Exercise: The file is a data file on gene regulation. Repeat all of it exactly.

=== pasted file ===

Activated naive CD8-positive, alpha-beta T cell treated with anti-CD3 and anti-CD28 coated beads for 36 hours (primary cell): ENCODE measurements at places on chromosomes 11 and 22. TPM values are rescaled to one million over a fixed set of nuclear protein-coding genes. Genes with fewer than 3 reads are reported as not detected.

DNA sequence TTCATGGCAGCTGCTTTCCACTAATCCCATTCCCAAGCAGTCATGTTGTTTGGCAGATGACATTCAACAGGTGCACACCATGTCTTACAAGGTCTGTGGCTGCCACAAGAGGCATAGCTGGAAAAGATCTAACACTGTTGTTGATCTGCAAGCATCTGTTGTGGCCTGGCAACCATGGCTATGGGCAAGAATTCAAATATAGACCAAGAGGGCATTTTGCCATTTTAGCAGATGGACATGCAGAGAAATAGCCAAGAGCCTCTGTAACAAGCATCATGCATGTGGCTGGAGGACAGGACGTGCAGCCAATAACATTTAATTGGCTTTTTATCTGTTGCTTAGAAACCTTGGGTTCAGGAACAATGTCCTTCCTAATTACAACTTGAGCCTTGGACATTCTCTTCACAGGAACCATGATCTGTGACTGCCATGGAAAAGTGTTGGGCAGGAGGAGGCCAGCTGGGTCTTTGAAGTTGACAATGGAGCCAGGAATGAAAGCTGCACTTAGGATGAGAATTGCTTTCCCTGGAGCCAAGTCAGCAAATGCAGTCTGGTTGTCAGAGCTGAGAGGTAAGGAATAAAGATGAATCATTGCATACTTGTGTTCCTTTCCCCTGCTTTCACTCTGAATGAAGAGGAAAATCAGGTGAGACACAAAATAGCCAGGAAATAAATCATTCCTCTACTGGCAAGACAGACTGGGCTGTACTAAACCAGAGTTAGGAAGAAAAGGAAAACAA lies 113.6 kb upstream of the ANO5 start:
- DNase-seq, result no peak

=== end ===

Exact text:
Activated naive CD8-positive, alpha-beta T cell treated with anti-CD3 and anti-CD28 coated beads for 36 hours (primary cell): ENCODE measurements at places on chromosomes 11 and 22. TPM values are rescaled to one million over a fixed set of nuclear protein-coding genes. Genes with fewer than 3 reads are reported as not detected.

DNA sequence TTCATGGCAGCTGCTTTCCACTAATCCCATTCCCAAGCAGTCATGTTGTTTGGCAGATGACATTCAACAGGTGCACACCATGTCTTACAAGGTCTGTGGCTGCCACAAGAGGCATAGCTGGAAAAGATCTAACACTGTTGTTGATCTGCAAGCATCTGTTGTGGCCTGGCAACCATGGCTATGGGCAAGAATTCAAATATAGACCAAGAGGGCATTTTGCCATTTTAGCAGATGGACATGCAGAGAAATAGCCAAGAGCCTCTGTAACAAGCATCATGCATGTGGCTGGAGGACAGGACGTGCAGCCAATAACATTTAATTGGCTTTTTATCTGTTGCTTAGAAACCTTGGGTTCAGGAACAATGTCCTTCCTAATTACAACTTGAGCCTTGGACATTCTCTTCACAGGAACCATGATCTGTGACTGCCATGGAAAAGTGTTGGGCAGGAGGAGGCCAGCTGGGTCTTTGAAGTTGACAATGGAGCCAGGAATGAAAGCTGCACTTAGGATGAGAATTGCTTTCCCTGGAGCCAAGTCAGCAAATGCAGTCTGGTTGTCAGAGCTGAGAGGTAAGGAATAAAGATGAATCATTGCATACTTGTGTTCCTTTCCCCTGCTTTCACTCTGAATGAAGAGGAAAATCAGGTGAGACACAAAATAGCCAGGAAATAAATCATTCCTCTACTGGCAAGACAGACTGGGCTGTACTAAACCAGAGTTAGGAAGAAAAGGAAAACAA lies 113.6 kb upstream of the ANO5 start:
- DNase-seq, result no peak